|Exercise and The Perch Potato:|
by Louisa Jaskulski, Vet Tech at Wildwood Veterinary Hospital:
This information is in no way meant to
replace discussing an exercise program with your veterinaran to ensure
your bird gets enough exercise, but it is helpful info why exercise is
so important and gives some good suggestions on exercises (know your
bird's limitations and be in tune with their body language of course).
The main point to take away to keep those zons moving.
Thoughts on Exercise - We know birds are designed to be
very active and athletic. The ability to fly requires
exquisite oxygenation and muscular adaptations. Wild birds
fly many miles daily, as well as climbing, playing,
foraging, ripping things up etc.
The biggest muscles on flying birds are the pectoral
(chest) muscles, which function to pull the wings down
during flight. (I imagine it may be different for running
birds like ostriches, but I digress.) So exercises to work
those big muscles are important.
Negative consequences of lack of exercise include muscle
atrophy, heart disease and artherosclerosis, and moodiness.
Keeping them on a normally low fat diet consistent with the
needs of the species is critical as well to prevent heart
disease, and also helps keep sex hormones down.
It can be a real challenge to provide exercise opportunities
to caged birds. The bigger the cage the better, obviously.
Place food and especially treats at different heights in
the cage so they have to climb around to get them.
Foraging toys that require the bird to reach and pull, or
physically tear open a box or paper twist after they get
hold of it, can also help.
For example, Amazons can tend to be real "couch potatoes"
as they mature, so they really need to move around. My
old rescue Amazon (Phoenix) has severe heart disease from
being on a seed diet for years in the past, which makes the
need even more critical. So inside his cage I put his
favorite treats in his foraging wheel way low (he never
climbs down low in his cage otherwise), or hanging from a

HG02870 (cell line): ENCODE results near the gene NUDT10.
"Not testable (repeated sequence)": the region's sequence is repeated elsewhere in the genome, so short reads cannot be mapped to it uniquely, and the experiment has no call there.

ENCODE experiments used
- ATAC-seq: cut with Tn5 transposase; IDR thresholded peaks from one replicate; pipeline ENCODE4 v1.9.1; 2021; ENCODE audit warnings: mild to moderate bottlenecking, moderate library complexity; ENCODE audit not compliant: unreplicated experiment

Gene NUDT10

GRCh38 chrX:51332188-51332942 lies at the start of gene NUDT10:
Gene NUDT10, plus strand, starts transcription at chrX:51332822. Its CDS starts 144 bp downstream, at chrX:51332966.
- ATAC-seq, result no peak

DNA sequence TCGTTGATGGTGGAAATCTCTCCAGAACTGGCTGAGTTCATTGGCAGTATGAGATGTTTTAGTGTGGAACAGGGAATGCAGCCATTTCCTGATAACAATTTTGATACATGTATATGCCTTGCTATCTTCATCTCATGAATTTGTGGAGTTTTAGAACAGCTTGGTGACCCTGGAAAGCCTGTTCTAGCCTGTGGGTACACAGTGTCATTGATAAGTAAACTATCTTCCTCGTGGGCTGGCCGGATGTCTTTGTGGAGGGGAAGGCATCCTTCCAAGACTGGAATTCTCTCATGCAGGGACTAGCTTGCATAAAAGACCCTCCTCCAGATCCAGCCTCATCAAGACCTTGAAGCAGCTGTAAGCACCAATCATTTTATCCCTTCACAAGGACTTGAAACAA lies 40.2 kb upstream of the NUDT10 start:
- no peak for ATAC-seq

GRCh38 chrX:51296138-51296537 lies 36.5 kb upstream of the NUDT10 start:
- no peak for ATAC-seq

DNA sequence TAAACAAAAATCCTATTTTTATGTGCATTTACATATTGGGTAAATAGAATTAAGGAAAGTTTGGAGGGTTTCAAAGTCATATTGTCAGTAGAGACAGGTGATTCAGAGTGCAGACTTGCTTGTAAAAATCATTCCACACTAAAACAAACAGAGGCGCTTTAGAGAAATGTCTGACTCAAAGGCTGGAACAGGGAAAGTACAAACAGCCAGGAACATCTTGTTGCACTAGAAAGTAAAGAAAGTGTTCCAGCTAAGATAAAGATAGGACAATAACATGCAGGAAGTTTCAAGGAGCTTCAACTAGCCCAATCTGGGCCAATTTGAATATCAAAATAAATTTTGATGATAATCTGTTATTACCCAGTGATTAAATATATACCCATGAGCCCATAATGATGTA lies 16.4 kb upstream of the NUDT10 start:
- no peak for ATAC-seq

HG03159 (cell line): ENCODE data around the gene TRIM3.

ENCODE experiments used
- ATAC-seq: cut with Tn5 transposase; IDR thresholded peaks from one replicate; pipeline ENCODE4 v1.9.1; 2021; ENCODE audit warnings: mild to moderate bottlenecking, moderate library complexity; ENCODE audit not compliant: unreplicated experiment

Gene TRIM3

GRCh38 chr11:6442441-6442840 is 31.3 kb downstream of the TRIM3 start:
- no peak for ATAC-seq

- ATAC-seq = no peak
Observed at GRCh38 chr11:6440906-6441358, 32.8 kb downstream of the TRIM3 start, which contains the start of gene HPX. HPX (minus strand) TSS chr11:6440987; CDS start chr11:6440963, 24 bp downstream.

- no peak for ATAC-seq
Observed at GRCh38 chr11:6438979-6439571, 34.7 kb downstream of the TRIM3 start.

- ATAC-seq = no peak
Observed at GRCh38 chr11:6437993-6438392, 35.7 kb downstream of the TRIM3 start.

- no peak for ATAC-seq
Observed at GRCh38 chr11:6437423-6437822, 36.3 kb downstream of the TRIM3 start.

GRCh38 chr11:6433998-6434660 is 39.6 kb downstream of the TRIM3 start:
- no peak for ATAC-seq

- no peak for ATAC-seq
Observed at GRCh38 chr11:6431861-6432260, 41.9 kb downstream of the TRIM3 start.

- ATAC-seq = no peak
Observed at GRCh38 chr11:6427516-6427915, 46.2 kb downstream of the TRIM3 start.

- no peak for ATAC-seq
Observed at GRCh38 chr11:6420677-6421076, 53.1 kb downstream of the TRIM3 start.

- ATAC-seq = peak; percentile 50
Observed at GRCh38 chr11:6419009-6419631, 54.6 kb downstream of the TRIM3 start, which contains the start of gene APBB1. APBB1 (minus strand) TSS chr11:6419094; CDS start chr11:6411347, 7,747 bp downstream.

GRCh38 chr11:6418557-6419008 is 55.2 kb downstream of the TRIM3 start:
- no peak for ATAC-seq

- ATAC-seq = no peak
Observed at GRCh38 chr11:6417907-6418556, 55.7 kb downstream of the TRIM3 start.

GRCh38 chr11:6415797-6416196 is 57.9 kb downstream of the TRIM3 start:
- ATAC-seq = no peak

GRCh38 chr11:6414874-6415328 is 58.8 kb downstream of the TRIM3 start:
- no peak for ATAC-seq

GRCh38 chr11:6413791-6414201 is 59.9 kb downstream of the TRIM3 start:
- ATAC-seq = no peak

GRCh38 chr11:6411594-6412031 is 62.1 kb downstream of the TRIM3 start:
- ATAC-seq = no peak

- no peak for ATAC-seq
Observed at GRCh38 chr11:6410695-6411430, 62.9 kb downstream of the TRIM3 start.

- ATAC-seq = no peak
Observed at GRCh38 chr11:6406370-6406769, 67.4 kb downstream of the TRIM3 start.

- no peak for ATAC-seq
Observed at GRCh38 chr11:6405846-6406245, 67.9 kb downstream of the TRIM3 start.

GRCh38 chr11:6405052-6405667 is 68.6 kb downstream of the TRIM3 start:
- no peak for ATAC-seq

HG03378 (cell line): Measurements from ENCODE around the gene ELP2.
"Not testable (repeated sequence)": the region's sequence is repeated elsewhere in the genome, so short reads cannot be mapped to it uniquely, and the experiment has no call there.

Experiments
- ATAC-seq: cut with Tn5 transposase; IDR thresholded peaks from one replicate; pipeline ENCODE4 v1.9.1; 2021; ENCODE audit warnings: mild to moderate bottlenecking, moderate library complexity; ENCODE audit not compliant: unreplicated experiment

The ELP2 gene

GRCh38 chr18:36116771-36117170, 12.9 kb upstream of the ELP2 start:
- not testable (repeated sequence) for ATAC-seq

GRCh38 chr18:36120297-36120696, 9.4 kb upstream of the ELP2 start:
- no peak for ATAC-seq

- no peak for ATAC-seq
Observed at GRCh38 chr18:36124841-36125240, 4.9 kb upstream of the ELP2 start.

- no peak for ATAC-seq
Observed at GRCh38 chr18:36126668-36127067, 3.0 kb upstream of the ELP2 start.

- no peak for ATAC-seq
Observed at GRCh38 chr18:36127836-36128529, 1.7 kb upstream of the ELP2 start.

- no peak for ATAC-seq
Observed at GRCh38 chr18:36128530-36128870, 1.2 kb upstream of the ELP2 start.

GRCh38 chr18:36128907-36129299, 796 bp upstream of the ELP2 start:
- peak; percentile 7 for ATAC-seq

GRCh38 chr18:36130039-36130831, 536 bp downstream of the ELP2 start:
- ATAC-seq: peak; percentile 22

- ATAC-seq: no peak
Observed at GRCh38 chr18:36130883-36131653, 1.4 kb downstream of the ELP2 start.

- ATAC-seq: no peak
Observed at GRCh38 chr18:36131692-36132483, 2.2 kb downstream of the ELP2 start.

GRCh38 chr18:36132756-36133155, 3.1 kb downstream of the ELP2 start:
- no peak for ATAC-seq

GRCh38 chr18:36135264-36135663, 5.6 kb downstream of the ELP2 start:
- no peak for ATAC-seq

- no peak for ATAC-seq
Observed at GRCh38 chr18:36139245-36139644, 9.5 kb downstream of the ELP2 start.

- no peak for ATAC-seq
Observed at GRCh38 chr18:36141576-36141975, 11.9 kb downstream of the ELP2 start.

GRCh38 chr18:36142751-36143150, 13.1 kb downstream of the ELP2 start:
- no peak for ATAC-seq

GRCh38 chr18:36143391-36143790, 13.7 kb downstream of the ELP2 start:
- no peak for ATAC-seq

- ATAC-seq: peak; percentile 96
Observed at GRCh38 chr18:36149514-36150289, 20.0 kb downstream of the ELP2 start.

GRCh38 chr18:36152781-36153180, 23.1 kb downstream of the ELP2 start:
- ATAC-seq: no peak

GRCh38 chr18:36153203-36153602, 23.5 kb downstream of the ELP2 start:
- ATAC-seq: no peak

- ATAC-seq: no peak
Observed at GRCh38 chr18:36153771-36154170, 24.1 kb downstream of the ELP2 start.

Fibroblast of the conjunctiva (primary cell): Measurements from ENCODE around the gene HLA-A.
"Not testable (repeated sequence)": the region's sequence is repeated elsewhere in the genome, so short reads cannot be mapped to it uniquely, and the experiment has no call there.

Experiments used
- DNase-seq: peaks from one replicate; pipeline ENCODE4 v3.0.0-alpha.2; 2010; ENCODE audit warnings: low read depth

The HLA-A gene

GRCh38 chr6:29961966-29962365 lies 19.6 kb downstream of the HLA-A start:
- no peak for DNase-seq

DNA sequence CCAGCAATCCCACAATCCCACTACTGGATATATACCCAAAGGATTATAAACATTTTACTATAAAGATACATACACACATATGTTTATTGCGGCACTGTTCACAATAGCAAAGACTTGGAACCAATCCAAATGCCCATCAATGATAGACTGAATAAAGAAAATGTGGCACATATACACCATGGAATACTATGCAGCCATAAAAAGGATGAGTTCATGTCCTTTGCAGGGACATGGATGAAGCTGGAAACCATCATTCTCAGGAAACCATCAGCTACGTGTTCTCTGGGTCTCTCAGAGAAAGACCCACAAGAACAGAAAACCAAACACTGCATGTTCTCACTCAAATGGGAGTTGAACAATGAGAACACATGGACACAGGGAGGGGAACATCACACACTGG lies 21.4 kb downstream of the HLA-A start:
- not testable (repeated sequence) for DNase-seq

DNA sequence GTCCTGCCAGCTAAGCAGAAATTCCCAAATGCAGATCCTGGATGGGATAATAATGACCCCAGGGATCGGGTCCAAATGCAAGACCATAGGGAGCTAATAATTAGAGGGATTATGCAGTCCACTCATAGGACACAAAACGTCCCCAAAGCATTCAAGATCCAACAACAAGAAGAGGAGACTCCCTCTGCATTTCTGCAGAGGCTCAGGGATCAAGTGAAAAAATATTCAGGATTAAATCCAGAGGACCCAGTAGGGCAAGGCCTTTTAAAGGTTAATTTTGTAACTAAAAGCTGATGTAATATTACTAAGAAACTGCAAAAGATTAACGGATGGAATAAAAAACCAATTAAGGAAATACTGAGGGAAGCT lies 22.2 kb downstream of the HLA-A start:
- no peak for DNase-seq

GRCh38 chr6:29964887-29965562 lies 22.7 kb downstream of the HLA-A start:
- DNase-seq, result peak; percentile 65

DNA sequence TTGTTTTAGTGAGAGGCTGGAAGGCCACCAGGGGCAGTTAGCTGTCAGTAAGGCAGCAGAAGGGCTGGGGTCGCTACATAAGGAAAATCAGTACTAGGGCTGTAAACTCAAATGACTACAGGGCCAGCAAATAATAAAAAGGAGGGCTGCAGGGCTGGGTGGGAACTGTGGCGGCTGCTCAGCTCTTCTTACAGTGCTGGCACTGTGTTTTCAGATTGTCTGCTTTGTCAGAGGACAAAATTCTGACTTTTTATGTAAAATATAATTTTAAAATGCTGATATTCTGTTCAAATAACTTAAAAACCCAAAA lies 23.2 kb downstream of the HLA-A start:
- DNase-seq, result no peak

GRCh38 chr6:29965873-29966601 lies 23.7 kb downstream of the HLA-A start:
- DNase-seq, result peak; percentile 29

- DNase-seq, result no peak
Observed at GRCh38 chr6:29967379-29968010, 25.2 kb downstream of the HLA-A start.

skewer so he has to reach and wrestle with it.
Out of cage time is critical. Too many "play stands" are
actually just out of cage perches - nothing for the bird
to do but sit there. Look for playstands that have many
levels and activity potential.
If the bird is flighted (one of mine is), that is great
exercise, as long as your bird is supervised, you have
eliminated dangers (open doors, open toilet seats, no one
is cooking, etc) and the bird is an adept flier.
If they are not flighted, but have trimmed wings, they can
still flap. Some people hold the bird on their hand/arm
and bring the hand/arm down quickly so the bird flaps.
Make it a big silly game and go as long as the bird (and
your hand/arm muscles) will tolerate.
Some birds (like Phoenix) are not comfortable with my
pulling him down like that. With him what I do is hold him
over his back - my thumb curls around one side of his body
under his wing, my index finger is flat on his back
pointing toward his head, and the other 3 fingers are
curled around the other side of his body under his wing. I
can then hold him parallel to the floor in a normal flying
position, and I walk with him like that - he flaps and
flaps. Because of his heart disease, I cannot flap him for
more then a minute (max) before he starts really panting,
so I stop and cuddle him and tell him "Catch your breath",
and then we do it a few more times with breaks in between
each time. Then there is more loving and he goes back to
his cage and gets a treat.
I have successfully used the above hold-over-the-back
technique with smaller birds as well. It takes a few times
for them to get used to it, and to learn you will not drop
them - but it gives them a good flapping workout in a more
normal flying position.
I think it is very helpful to do this at least twice a day,
more often if you are home during the day.
Birds can also get good exercise walking around and
climbing up on things - but be VERY CAREFUL if your bird
is on the floor - the dangers are stepping on them,
another pet catching them, or them ingesting something
toxic that they find on the floor.
Make it fun. Do it as often as you can. Enjoy!